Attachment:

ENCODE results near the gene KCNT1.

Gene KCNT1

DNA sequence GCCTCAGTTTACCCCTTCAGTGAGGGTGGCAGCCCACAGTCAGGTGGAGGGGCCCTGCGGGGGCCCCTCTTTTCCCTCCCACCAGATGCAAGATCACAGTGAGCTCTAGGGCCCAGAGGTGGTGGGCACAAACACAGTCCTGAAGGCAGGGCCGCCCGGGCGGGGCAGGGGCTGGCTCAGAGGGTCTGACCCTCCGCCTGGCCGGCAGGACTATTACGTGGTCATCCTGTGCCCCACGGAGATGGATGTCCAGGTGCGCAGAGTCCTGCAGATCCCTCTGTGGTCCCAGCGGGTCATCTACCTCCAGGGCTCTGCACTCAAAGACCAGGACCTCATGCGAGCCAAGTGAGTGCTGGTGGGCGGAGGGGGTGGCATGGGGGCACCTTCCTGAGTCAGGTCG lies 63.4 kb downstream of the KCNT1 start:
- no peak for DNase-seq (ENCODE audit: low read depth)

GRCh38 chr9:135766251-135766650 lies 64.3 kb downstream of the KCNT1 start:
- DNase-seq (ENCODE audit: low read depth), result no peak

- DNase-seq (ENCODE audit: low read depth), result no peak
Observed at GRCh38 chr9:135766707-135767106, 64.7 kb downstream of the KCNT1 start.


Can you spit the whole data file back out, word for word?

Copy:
ENCODE results near the gene KCNT1.

Gene KCNT1

DNA sequence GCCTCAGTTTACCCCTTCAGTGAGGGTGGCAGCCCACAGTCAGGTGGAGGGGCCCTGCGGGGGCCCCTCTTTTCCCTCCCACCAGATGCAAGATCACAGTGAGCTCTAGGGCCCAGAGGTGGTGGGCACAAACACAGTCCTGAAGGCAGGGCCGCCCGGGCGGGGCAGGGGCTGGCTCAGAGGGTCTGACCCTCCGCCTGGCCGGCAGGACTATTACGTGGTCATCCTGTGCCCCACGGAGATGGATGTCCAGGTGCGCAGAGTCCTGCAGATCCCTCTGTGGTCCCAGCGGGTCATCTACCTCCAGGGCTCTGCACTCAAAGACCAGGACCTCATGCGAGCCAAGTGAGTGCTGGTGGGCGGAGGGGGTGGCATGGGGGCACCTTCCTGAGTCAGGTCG lies 63.4 kb downstream of the KCNT1 start:
- no peak for DNase-seq (ENCODE audit: low read depth)

GRCh38 chr9:135766251-135766650 lies 64.3 kb downstream of the KCNT1 start:
- DNase-seq (ENCODE audit: low read depth), result no peak

- DNase-seq (ENCODE audit: low read depth), result no peak
Observed at GRCh38 chr9:135766707-135767106, 64.7 kb downstream of the KCNT1 start.